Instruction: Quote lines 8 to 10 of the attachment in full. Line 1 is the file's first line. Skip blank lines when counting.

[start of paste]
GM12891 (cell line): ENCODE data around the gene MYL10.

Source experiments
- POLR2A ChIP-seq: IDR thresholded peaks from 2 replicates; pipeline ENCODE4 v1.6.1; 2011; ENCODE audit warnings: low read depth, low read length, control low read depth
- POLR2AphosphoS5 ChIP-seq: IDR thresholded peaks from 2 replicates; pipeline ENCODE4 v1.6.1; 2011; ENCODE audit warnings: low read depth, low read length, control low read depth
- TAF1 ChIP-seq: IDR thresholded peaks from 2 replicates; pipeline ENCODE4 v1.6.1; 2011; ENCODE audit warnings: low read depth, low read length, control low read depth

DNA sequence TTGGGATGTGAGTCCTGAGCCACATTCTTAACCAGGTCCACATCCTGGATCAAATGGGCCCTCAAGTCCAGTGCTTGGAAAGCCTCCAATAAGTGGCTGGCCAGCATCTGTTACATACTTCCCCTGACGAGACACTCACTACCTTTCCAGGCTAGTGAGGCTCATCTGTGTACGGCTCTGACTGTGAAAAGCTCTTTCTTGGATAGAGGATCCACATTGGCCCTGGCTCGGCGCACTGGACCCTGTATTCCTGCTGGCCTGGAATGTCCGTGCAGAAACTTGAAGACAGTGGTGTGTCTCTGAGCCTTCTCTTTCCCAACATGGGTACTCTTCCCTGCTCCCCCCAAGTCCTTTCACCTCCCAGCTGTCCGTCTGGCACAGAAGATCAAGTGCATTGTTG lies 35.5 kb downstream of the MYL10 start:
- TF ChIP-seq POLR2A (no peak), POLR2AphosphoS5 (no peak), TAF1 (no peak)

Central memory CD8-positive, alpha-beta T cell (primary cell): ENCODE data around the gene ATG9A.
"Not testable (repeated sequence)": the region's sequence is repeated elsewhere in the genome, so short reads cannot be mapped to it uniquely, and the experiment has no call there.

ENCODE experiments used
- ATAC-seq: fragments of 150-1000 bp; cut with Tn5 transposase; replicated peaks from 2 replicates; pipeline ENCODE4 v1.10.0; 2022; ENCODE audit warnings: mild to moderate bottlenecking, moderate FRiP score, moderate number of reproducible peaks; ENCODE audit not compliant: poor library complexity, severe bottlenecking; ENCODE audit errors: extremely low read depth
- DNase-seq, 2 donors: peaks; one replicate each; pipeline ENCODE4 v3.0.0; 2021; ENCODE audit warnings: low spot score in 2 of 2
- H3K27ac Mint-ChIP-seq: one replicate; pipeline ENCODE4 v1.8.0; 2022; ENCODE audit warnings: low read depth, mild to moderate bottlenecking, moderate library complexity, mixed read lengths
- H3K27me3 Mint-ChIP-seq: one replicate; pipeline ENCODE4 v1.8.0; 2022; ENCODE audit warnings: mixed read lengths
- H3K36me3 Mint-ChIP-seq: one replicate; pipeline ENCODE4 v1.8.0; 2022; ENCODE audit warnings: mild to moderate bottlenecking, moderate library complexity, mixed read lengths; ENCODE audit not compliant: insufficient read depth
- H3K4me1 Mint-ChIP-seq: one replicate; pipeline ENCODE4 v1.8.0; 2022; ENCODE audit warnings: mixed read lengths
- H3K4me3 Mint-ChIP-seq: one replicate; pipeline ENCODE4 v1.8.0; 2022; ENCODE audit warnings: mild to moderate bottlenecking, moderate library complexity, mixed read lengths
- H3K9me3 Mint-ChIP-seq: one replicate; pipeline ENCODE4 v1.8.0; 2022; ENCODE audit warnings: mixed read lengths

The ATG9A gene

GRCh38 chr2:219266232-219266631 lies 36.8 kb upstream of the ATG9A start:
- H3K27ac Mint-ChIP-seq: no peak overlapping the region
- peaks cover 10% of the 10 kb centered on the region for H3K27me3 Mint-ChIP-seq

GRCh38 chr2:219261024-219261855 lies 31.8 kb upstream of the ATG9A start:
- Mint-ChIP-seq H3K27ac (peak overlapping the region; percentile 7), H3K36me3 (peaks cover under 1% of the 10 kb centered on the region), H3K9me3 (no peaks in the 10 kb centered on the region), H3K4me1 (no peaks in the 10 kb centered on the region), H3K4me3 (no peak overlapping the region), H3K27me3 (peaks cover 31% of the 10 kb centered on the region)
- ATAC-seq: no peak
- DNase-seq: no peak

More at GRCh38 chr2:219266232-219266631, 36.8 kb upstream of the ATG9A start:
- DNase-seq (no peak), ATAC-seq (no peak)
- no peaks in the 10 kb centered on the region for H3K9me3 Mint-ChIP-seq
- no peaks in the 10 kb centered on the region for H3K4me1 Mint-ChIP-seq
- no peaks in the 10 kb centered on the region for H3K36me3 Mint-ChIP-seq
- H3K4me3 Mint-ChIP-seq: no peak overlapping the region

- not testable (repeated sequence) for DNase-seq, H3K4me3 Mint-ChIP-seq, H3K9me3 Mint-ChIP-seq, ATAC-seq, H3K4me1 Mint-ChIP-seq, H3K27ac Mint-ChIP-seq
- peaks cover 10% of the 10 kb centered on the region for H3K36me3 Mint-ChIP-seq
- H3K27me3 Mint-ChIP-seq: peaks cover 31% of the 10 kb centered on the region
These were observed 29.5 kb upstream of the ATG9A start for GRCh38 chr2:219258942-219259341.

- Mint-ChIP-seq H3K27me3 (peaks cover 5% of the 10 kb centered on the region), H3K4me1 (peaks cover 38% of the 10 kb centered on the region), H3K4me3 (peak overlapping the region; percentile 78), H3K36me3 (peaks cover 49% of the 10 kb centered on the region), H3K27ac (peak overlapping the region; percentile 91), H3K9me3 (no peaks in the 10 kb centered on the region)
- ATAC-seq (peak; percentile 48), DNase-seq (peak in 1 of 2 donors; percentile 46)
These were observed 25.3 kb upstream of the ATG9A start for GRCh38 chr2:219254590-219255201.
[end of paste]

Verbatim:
Central memory CD8-positive, alpha-beta T cell (primary cell): ENCODE data around the gene ATG9A.
"Not testable (repeated sequence)": the region's sequence is repeated elsewhere in the genome, so short reads cannot be mapped to it uniquely, and the experiment has no call there.

ENCODE experiments used